Deep Down Things: Down-Home Environmentalism

By Kendra Langdon Juskus

This is the first year I won’t be traveling to upstate New York to my grandmother’s house for Thanksgiving. My grandmother passed away last year, and as I reflect on her life this holiday season, I’m re-posting these thoughts, which I originally wrote a year ago, on what she taught me, in her unique way, about living lightly and delightedly on God’s earth.


Three events from the past year—the troubled economy, the presidential election, and, on a personal note, the death of my grandmother—drove me back to a book that’s been sitting on my shelf for a while: 1,628 Country Shortcuts From 1,628 Country People.

My late grandmother, a country woman her whole life, gave me this book, compiled by the editors of Country magazine, and indicated that it was the sort of book “someone like [me] might enjoy.” I’ve never lived in the country, and can’t appreciate advice on how to get an orphaned piglet to eat or how to loosen tight hay bales, so how would this book be applicable to my life? Well, in the case of these hints and daily-life tidbits, less=more, and simple=green. Cleaning suggestions center around safe, household substances like white vinegar and baking soda. Worn-out socks, old milk jugs, pizza cutters, and fishnet stockings can all be repurposed and reused. The life of tools and furniture can be lengthened with a touch of petroleum jelly or some dental floss.

I love this creative, non-consumerist approach to reducing, reusing, and recycling. Nothing makes me more cynical about “green living” than its marketing appeal. We all operate within a consumerist society, and environmentalists are no different. Ecologically sustainable alternatives to everyday items that contain harmful chemicals and materials are necessary. But green stuff is still stuff, and if we’re frugal and creative, we’ll find that the best answer is to have less of it.

Lately, because of the economic downturn, everyone’s been buying a lot less stuff. This enforced penny-pinching can either be good or bad for the cause of creation care. We can go back to buying the (often) cheaper-but-more-dangerous foods and chemicals we bought before the eco-conscious bug struck, or we can live a little more like these 1,628 country people: cooking meals from scratch, repurposing once-used tools and materials, innovating with simple solutions.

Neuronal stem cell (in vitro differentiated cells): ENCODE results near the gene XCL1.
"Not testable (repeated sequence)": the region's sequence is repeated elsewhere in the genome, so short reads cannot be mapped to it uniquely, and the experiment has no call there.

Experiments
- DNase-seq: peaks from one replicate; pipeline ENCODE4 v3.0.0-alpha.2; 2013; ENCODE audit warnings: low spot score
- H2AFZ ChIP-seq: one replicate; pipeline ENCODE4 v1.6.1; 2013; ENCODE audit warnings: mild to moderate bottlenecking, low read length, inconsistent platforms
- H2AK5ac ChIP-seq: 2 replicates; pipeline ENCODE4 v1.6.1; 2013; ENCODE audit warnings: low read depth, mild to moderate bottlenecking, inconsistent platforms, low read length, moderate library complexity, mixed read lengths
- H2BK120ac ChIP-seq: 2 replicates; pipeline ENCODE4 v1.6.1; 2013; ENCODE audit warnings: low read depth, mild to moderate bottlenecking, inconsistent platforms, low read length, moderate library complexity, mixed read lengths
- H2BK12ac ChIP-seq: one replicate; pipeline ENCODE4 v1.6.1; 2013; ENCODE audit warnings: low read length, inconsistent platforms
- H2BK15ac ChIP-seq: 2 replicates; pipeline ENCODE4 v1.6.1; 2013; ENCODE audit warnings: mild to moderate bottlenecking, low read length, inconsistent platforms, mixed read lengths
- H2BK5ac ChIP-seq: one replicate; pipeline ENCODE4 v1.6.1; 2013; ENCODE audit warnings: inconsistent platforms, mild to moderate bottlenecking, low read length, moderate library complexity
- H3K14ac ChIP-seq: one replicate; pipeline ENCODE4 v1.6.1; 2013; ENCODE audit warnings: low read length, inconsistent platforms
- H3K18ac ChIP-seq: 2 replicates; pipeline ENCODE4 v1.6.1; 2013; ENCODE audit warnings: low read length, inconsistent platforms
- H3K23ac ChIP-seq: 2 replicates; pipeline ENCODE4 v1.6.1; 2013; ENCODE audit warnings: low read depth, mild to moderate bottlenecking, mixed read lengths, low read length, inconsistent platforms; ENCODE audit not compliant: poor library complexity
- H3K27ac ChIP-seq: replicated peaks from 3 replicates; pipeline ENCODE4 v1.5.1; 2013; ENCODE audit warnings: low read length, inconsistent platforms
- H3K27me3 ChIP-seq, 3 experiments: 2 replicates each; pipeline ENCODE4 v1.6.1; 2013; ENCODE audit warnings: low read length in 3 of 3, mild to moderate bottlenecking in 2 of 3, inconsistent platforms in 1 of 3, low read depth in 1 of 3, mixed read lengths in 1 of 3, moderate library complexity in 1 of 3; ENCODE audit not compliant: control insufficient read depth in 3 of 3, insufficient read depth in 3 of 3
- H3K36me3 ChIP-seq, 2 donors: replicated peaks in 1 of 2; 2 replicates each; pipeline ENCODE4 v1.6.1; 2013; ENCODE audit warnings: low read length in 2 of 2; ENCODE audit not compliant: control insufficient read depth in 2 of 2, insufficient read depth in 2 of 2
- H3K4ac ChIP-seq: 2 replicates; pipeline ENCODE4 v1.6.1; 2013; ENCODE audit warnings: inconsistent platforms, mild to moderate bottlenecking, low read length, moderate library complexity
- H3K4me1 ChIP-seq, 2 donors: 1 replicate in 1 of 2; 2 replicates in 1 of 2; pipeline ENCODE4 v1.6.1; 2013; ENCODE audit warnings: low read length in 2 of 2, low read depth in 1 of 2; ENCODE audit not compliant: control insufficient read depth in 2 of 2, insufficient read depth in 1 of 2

My grandmother and I differed in our political views, but as Christians we both delighted in God’s creation, understood the value of good stewardship, and saw the sense behind actions like those recommended in this book. The electoral map that lit television screens last November indicated that more rural states, where many of this book’s contributors are from, constitute an area not immediately associated with environmentalism as it is defined in the media. Coastal areas, on the other hand, largely went blue, and are considered to be home to more vocally “green” advocates. Gross over-generalizations aside, is it possible that people in the red states—like most of this book’s contributors—do much that is intuitively “green”, and that people in the blue states, often more intentionally “going green,” may sometimes overlook the potential of this traditional resourcefulness as part of their green goals?

In the crucible of an economic crisis, and in faithfulness to God’s stewardship mandate, there may be hope that both sides of the aisle will look to frugal, creative solutions for saving resources (both monetary and ecological), and that sharing different kinds of knowledge and ideas will provoke some fabulous down-home environmentalism.

Do you have your own tried-and-true down-home green suggestions? Please share them with us!

Kendra Langdon Juskus is managing editor of Flourish.

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